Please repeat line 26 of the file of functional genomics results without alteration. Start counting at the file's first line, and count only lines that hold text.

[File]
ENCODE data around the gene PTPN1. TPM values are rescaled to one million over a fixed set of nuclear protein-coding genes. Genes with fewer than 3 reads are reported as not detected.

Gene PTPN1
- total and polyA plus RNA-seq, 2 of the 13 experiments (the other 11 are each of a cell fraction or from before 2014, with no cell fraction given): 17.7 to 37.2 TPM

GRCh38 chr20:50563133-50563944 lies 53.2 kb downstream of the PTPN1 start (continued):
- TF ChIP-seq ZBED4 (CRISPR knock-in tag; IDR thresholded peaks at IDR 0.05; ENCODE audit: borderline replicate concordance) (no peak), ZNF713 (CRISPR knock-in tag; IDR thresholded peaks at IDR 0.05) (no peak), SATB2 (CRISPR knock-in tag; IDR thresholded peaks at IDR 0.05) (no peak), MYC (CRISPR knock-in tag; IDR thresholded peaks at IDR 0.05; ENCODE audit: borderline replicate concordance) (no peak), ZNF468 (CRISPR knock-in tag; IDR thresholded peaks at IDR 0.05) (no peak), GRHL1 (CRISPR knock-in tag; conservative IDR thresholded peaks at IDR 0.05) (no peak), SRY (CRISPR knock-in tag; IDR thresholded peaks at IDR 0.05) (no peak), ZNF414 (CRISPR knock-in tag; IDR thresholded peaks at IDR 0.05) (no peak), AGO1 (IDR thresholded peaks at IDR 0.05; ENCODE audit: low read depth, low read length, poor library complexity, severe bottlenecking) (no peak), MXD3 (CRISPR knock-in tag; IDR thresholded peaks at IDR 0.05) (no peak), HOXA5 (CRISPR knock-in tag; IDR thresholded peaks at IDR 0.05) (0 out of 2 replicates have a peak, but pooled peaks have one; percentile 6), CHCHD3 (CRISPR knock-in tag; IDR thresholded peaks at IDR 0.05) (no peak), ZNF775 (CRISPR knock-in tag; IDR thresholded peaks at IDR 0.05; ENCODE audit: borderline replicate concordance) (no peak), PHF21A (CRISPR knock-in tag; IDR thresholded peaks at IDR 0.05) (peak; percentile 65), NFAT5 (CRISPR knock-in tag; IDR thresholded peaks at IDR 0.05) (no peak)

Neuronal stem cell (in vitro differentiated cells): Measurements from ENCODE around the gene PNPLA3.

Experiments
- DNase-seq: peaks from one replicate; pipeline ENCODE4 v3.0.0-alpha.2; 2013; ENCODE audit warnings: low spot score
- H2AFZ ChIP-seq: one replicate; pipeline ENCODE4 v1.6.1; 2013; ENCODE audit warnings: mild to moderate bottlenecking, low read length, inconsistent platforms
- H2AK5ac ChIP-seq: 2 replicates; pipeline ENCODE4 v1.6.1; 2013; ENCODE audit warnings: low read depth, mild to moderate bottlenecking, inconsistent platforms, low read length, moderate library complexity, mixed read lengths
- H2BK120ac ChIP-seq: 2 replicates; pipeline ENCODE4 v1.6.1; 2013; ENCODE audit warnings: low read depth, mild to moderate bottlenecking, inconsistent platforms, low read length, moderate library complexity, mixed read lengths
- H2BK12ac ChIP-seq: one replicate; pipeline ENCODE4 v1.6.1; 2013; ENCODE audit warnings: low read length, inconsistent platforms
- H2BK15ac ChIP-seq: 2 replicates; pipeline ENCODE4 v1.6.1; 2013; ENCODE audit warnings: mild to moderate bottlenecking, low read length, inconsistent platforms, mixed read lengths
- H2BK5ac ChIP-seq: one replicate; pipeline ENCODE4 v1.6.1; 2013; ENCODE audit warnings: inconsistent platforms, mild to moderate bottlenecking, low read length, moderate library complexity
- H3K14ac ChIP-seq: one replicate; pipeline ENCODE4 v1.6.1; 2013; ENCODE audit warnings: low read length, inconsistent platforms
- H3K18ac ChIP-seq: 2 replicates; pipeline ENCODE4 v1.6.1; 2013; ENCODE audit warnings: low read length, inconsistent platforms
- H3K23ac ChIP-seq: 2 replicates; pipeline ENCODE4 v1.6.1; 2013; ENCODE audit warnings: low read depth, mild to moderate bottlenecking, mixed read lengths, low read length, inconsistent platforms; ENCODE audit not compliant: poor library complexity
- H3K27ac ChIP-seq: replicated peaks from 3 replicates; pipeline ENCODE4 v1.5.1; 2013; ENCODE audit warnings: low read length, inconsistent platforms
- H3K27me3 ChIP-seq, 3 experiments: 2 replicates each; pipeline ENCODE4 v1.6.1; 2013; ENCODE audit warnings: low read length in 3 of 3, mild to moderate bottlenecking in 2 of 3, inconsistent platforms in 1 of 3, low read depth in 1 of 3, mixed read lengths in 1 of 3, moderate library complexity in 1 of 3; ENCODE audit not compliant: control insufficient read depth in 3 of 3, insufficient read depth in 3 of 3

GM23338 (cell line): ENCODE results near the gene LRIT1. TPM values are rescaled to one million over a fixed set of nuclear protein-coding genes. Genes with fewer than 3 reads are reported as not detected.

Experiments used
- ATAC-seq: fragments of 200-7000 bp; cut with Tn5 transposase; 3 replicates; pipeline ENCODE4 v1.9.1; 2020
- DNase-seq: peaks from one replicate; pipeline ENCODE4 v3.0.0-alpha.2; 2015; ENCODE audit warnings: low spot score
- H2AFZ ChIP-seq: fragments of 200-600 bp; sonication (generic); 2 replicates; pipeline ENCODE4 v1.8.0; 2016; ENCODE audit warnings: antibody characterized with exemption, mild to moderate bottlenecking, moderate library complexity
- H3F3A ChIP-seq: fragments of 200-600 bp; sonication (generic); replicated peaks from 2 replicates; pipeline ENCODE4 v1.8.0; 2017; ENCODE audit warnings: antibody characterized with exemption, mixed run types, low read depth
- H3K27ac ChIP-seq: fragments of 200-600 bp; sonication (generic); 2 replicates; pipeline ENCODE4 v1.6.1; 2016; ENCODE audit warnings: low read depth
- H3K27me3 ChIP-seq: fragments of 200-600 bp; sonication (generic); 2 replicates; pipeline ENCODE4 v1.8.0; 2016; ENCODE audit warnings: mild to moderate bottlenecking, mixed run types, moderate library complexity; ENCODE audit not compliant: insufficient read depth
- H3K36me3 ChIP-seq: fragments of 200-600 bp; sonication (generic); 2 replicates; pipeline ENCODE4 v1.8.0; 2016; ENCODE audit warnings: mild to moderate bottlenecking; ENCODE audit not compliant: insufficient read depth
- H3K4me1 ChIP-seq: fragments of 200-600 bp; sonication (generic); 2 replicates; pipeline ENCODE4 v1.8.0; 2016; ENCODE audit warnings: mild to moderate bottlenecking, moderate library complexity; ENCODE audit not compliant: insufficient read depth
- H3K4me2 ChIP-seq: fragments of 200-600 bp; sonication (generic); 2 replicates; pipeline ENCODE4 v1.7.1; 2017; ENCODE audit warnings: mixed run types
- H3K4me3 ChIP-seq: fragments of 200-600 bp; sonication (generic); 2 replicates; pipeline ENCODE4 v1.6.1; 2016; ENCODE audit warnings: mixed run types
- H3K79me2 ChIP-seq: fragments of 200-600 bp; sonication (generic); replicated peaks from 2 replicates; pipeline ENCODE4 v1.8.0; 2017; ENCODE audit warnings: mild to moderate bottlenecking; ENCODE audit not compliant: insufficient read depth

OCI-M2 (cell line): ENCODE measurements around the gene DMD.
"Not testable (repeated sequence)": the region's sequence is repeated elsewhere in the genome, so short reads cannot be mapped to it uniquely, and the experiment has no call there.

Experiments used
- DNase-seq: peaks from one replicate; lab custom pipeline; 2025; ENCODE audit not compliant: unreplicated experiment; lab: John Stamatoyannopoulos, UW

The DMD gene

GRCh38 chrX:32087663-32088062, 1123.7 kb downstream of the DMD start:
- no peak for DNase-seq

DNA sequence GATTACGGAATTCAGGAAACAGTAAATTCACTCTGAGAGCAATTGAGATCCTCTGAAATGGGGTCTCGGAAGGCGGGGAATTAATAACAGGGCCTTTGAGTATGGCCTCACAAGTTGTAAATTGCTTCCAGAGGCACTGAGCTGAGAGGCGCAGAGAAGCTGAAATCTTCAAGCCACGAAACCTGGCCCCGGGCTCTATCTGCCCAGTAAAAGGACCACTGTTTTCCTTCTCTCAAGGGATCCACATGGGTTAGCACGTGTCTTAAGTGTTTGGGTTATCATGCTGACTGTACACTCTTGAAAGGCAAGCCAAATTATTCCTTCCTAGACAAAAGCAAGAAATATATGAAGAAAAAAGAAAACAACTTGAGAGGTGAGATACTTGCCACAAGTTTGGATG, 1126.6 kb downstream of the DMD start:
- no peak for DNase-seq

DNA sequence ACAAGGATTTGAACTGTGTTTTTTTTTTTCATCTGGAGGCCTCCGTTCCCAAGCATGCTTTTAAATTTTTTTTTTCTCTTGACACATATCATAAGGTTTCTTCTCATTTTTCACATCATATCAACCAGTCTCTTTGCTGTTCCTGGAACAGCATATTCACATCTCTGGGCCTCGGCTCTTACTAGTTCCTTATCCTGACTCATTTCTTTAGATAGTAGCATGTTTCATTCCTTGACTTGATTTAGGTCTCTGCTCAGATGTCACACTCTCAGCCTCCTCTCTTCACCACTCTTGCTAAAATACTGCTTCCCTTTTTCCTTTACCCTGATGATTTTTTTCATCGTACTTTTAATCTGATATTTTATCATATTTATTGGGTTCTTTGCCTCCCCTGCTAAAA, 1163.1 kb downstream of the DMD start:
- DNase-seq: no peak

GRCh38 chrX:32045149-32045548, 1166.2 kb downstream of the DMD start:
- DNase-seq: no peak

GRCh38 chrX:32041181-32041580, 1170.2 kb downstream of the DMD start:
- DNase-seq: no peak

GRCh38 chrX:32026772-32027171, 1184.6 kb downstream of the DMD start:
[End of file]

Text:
- H3K27ac ChIP-seq: fragments of 200-600 bp; sonication (generic); 2 replicates; pipeline ENCODE4 v1.6.1; 2016; ENCODE audit warnings: low read depth